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Nintendo DS and Game Boy Remain Brand's Best Selling Consoles

Nintendo DS and Game Boy Remain Brand's Best Selling Consoles

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Can you guess the top two selling consoles for Nintendo of all time? That's right: the Nintendo DS and the Nintendo Game Boy. The DS franchise, has three versions of the console, and the original DS topped 154 million units sold worldwide by itself. The Game Boy? 118 million. That was before smartphones and the term millennials existed. Surprised that Nintendo's golden boys are handhelds? Perhaps that's why the Nintendo Switch offers both a home console and handheld experience?

When the Game Boy debuted in 1989, it wasn't spectacular by any means. It didn't have a backlit screen. In fact the screen was even a bit dull, with a greenish/yellow color screen and simple black line design for gameplay. The casing was a simple off-white color scheme, four buttons and a directional pad. It didn't exude the same gaudiness like other industry competitors were touting. Shortly after the Game Boy arrived on the scene, Sega released the Game Gear that was twice as large, offered a horizontal design that seemed like a portable television to many users and glowed a beautiful color screen display that lit up your entire living room when playing at night. Per usual, Sega's approach was to do exactly what Nintendo was not doing, trying to appeal to a new audience ready to embrace change and move on from the conventional Nintendo experience.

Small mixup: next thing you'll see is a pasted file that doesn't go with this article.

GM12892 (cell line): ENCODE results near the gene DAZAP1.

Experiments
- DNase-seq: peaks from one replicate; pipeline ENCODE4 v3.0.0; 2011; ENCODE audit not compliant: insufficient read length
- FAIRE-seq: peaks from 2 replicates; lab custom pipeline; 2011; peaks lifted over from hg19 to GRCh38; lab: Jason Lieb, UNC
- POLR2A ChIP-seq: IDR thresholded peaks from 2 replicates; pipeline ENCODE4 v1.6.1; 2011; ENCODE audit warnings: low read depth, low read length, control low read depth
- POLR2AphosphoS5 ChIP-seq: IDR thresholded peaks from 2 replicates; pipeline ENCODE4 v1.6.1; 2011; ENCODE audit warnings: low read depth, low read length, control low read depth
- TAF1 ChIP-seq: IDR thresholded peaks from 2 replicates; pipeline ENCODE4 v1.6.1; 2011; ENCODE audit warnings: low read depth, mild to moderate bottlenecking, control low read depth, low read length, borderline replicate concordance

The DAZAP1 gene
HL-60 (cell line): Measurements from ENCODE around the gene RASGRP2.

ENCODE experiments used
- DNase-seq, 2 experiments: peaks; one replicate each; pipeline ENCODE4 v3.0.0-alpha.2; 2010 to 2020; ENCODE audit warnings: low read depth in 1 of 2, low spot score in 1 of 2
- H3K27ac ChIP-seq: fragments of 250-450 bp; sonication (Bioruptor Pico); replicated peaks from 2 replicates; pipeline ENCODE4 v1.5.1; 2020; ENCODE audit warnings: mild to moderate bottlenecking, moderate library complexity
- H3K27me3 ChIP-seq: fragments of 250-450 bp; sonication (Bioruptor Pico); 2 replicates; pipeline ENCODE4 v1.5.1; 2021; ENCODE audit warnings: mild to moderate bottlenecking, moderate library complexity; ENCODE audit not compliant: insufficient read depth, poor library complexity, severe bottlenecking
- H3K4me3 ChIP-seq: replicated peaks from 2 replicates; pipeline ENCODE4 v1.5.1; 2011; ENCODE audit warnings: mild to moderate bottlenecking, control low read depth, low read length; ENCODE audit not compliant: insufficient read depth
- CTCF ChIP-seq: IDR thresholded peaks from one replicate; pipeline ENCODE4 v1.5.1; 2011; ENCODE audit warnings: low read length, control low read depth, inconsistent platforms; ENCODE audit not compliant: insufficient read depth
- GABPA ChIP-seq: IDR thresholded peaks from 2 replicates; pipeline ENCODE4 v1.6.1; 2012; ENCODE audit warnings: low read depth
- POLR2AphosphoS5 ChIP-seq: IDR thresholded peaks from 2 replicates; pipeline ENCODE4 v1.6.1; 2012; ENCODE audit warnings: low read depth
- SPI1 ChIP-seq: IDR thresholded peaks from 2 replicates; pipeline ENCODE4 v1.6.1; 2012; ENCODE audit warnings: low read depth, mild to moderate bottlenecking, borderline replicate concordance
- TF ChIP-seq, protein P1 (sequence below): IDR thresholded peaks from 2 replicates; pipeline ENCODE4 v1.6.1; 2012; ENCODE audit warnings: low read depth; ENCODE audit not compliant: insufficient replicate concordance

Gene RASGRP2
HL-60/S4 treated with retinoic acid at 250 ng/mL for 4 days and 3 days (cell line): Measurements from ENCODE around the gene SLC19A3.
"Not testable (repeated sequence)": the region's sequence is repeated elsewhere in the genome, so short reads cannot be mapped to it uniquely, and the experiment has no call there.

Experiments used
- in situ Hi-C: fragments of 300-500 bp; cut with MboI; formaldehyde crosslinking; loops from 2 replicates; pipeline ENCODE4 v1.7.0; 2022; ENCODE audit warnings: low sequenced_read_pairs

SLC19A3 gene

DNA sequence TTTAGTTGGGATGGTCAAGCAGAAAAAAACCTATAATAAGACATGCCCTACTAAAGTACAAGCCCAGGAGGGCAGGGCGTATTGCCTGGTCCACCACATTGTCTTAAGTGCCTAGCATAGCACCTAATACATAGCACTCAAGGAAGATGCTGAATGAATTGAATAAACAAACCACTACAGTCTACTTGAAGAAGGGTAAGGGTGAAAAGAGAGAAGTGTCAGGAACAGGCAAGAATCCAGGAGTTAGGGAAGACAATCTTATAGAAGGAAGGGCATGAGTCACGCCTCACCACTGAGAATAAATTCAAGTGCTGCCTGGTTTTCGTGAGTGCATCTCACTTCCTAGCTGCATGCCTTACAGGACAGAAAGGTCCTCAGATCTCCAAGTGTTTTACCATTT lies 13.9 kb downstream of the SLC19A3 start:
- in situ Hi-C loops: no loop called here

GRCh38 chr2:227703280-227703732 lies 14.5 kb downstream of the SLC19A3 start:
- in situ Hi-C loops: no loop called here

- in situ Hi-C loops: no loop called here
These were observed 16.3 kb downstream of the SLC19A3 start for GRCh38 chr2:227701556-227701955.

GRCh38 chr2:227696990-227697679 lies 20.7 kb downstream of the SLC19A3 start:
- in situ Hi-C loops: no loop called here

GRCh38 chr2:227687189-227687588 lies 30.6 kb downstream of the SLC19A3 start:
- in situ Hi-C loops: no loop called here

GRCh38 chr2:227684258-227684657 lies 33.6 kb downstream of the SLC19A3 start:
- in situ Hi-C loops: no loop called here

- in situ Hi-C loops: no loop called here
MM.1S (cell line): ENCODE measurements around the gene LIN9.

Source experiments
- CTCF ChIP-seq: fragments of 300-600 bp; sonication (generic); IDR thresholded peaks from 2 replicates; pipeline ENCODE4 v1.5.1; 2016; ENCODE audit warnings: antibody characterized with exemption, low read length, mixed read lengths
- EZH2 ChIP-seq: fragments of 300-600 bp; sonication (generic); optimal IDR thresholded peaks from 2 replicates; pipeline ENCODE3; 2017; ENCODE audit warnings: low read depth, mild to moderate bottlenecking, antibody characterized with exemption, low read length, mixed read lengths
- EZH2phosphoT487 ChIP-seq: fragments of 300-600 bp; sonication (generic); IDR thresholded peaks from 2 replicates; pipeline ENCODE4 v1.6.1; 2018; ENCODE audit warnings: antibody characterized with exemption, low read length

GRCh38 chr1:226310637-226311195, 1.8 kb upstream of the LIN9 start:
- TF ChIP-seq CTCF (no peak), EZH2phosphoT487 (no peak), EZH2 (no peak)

The Game Boy's dot-matrix display, similar to a calculator, came from developer Gunpei Yokoi observing a business man playing games on a calculator while he traveled on a train. Yokoi and his team first developed a series of stand alone handheld games called Game & Watch before the Game Boy took the next leap and introduced interchangeable cartridges. 

Game & Watch handheld devices offered a variety of games

Game & Watch handheld devices offered a variety of games

The Nintendo DS debuted in 2004, in a time where cell phones were common place, even if they only had Snake on them. The idea of a handheld device was pedestrian to many people, however, the race for smaller, faster and sleeker was in full swing on the electronics battlegrounds. Although the Game Boy was wildly successful, Nintendo didn't want to run the risk of introducing a console that made consumer "meh" when debuted so they created a device with two screens, one with touch functionality, a built-in microphone and Wi-Fi compatibility. Nintendo knew that the next generation of gamers would expect a device that matched their nomadic tendencies and was ready to play at any time, any place. 

There are likely a myriad of good reasons why these two handheld devices soared above the competition but here are a few that stand out. These include competitive pricing, substantial battery life and effective marketing. But above the technical specs and powerful advertising, the reason Nintendo continues to stay relevant in a competitive marketplace is its iconic software. Millions of children obsessed over Charmander, Squirtle and Bulbasaur. Aging youth kept buying new adventures for Mario, Link, Kirby and Samus. Old school gamers found Atari ports and relived their favorite classics in Asteroids, Space Invaders and Galaga. And to boot, Tetris was always there to steal the hearts of original Game Boy fans. If Nintendo has learned anything from their consumers, it's that handhelds are king. The future is likely to be mobile for the brand. Prepare yourself.

 

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